News / Health

Human Ebola Vaccine Trials to Begin

Ebola Vaccine Trials To Begin Next Weeki
X
August 29, 2014 2:18 AM
The National Institutes of Health says it is launching early stage trials of a vaccine to prevent the Ebola virus, which has infected or killed thousands of people across West Africa. The World Health Organization says Ebola could infect more than 20,000 people across the region by the time the outbreak is over. The epidemic has health experts and governments scrambling to prevent more people from becoming infected. Zlatica Hoke has more.
Watch related video report from VOA's Zlatica Hoke.
Joe DeCapua

U.S. health officials announced Thursday the launch of the first human testing of a vaccine to prevent Ebola. The vaccine candidate was co-developed by the National Institute of Allergy and Infectious Diseases - and the pharmaceutical company GSK (GlaxoSmithKline).

Dr. Anthony Fauci says vaccine research has accelerated since the Ebola epidemic was first reported in West Africa last March.

"We are announcing the opening of a small human safety study of an investigational Ebola vaccine candidate that will be tested here at the NIH," he said. "This is the first of several Phase One clinical trials of Ebola vaccine candidates that we are set to launch."

Fauci is the head of the National Institute of Allergy and Infectious Diseases, part of the National Institutes of Health. He describes the West Africa Ebola outbreak as a “public health emergency that demands an all hands on deck response.”

"We have accelerated the time line for testing experimental Ebola vaccines that we have been developing for several years," he said. "And after an expedited review of the candidate product and clinical trial design by the United States Food and Drug Administration we have the green light to begin."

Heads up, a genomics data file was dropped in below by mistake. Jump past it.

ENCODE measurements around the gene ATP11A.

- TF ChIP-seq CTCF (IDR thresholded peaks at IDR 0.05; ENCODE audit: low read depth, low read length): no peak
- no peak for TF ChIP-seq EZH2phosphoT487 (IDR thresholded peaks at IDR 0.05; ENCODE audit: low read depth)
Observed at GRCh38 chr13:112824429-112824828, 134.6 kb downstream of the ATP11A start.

He says the trials will be based on three earlier versions of Ebola vaccine candidates. Those trials led to the vaccine that is now being studied. Next week, the first three volunteers will be enrolled in a study known as VRC207.

"The trial aims to enroll 20 healthy adults - ages 18 to 50 years - at the NIH Clinical Research Center here in Bethesda, Maryland," he said. "The study will evaluate the experimental vaccine’s safety and whether it generates an immune response in healthy adults that - based on our animal studies - could predict effectiveness in preventing the acquisition of Ebola infection."

Fauci says earlier studies of the experimental vaccine performed extremely well in protecting primates from Ebola infection.  The current vaccine candidate uses a chimpanzee cold virus. The virus carries a gene related to the surface protein of the Zaire and Sudan strains of the Ebola virus. The Zaire strain is blamed for the West Africa epidemic.

"It is important to know that the Ebola gene contained in the investigational vaccine cannot cause a vaccinated individual to become infected with Ebola," he said. "The volunteers in the VRC207 trial will be divided into two groups to test first a lower and then a higher does of the vaccine.

The vaccine will be administered through an injection in the arm. The trial is scheduled to last 48 weeks, but initial findings could be available by the end of this year.